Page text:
The Problem of Collective Action in the United States
Picking up from yesterday’s post, the central problem I have attempted to apprehend from so many angles has to do with political behavior — especially collective action in the context of the United States over the past 50 or so years. How and why do people act together collectively to advance or defend their common interests? How and why do people not act together for the same — or even resist collective action that would seem to benefit them?
In my estimation, social movements in the United States do not presently have anywhere close to the capacity needed to mount sustained challenges to the entrenched power structures we are up against, at least when it comes to issues for which change would threaten the current economic order (e.g. progressive taxation, public education, public health care, cutting military spending, public elections, corporate personhood, financial regulation, global warming, and so on). Thus, Occupy Wall Street has been something of a beacon of hope to many. But momentarily seizing the national narrative didn’t send the bankers and Wall Street executives packing. A far more massive movement will be needed if we are to actually challenge the formidable power of capital.
Some of my friends and comrades in Occupy Wall Street are, in my opinion, overly dismissive of many of the progressive social change organizations and institutions of the past few decades, often lumping together longstanding community organizations, labor unions, and the Democratic Party into a static and historically useless monolith. It’s almost as if some of them believe that there hasn’t been any collective agency worth mentioning in the United States in the past few decades, prior to Occupy Wall Street. It’s doubtful that anyone would argue this explicitly, but the sometimes messianic attitude has certainly rubbed some allies and potential allies the wrong way.
OWS (more accurately, parts of OWS) isn’t alone in these sorts of over-generalizations. It’s difficult to know how to celebrate limited and compromised victories. But I think it’s important that we figure out how to recognize gains, while also recognizing how far we have yet to go. Despite my conviction that progressives need to build far bigger social movements in order to accomplish the bold changes we imagine, it still behooves us to recognize the meaningful gains social movements have made over the past half-century in the United States. Notably, African Americans, women, LGBTQ people, and other disenfranchised identity groups have, through struggle, won important rights and improvements to their daily lives.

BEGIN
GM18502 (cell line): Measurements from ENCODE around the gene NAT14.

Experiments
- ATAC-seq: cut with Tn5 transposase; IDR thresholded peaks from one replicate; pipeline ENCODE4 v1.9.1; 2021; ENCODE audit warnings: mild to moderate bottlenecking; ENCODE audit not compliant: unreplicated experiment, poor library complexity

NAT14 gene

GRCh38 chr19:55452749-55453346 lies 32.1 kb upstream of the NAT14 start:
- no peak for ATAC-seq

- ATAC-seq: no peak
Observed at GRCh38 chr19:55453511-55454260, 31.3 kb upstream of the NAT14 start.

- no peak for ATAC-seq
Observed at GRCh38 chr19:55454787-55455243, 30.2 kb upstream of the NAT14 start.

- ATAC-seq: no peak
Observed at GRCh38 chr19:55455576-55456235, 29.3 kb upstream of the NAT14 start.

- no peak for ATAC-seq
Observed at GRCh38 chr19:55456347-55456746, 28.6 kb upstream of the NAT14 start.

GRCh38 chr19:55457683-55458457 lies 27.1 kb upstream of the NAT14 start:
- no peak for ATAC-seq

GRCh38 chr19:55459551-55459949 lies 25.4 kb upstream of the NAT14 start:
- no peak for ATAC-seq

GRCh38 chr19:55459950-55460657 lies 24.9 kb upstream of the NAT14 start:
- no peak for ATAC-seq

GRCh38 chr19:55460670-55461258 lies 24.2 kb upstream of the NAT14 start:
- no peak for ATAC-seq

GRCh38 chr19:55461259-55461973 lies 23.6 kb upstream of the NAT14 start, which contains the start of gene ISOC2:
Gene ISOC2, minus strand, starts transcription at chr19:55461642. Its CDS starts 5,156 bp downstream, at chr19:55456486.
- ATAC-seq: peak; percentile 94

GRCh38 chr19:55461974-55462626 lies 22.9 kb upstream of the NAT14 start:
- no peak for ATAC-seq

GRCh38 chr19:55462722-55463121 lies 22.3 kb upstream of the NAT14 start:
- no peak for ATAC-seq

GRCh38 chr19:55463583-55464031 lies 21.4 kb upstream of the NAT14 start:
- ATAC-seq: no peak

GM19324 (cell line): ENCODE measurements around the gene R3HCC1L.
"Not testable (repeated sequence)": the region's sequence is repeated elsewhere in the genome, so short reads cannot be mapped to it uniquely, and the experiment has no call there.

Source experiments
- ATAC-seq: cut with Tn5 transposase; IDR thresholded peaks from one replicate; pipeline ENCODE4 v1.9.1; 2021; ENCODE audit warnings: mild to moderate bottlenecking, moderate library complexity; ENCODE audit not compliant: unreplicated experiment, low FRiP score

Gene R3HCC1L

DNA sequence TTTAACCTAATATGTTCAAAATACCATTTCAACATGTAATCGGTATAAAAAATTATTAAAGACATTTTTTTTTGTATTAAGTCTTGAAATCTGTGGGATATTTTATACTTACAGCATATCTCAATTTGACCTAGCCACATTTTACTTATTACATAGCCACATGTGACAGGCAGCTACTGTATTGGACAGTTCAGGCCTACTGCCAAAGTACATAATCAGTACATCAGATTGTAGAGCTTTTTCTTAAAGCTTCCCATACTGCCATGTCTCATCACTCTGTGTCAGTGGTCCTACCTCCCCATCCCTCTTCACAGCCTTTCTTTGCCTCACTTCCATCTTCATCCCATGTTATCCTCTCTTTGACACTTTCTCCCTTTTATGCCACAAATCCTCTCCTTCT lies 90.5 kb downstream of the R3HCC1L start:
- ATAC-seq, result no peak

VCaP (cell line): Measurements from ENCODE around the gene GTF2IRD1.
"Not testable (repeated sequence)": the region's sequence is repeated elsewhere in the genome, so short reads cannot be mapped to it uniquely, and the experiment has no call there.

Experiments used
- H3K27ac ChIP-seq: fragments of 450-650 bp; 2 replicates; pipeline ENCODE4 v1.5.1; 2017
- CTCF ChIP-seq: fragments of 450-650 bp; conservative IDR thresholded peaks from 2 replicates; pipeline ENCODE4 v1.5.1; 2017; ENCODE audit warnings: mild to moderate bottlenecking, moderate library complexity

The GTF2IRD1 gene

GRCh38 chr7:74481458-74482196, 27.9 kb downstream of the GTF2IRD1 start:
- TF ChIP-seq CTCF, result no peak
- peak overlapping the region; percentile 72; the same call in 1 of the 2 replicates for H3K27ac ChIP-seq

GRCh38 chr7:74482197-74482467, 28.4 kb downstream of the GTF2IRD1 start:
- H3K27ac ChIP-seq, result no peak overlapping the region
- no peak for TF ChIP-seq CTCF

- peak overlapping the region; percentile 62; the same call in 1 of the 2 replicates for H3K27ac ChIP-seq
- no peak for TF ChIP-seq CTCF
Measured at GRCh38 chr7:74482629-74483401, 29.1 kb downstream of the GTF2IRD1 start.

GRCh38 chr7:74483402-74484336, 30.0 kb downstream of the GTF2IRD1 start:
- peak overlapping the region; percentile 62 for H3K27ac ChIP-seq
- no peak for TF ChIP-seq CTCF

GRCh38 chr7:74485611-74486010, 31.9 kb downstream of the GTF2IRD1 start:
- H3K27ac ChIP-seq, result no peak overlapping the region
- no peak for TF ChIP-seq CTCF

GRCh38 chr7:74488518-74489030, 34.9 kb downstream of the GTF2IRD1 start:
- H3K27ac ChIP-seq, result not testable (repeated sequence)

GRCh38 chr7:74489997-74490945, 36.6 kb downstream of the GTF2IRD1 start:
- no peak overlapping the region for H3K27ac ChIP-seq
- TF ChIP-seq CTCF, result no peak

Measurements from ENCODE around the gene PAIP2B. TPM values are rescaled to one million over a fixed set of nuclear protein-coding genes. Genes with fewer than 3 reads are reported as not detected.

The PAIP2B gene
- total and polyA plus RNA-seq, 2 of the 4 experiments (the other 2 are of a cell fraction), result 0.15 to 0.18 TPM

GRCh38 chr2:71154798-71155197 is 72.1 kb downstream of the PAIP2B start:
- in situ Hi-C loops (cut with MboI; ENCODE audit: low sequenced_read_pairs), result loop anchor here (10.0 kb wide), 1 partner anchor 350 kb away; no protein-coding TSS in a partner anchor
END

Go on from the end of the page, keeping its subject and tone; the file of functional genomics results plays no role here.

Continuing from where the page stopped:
In this same time period, however, plutocrats consolidated control of the economic system and of the political structures that once at least mitigated the extreme concentrations of wealth and power that we see today. They achieved this feat in large part by riding a tidal wave of cultural backlash, harnessing the powerful emergence of organized social conservatives. This hegemonic alliance of plutocrats and predominantly white social conservatives, in a few decades time, stripped away many important checks on the power of capital. This transpired in conjunction with a dramatic fracturing of the broad American Left and a corresponding decline in the power and influence of organized labor, especially within the Democratic Party. We are now witnesses to—and many of us victims of—a financial system convulsing under the weight of its own unchecked greed. More to the point, the democratic structures we have struggled to build together over generations, imperfect as they were, have now corroded to the point where most Americans feel we have little or no voice in the big decisions that shape our lives.
Today we face mounting social and economic problems, and a formidable ecological crisis to boot. How do we begin to approach the daunting predicaments that are before us? It is my observation that many academics and analysts who approach facets of these problems, work with an unstated assumption that solutions will come from more accurate understandings of the problems. Global warming, for example, is treated as more a problem of information, facts and beliefs, than of power and economics. It is of course critical to have scientists and scholars who study and understand the details of complex problems like global warming. However, this expertise is all for naught if we are unable to comprehend that our constraints are primarily political (i.e. the problem is one of power and will). Truth, unfortunately, is not its own arbiter. Right does not equal might. Sure, it is important to continue refining our scientific understanding of global warming, but the pressing task at hand is to build a new alignment of power that can counter the entrenched power of the fossil fuel industries.
This is the central question of my inquiry: How can we build more collective agency and power? How can we build stronger collective thinking and action to solve the pressing social, economic, political, and ecological challenges of our time? What are the major constraints (structural, cultural, psychological, etc.) impeding collective action? Can we overcome or mitigate these constraints? How?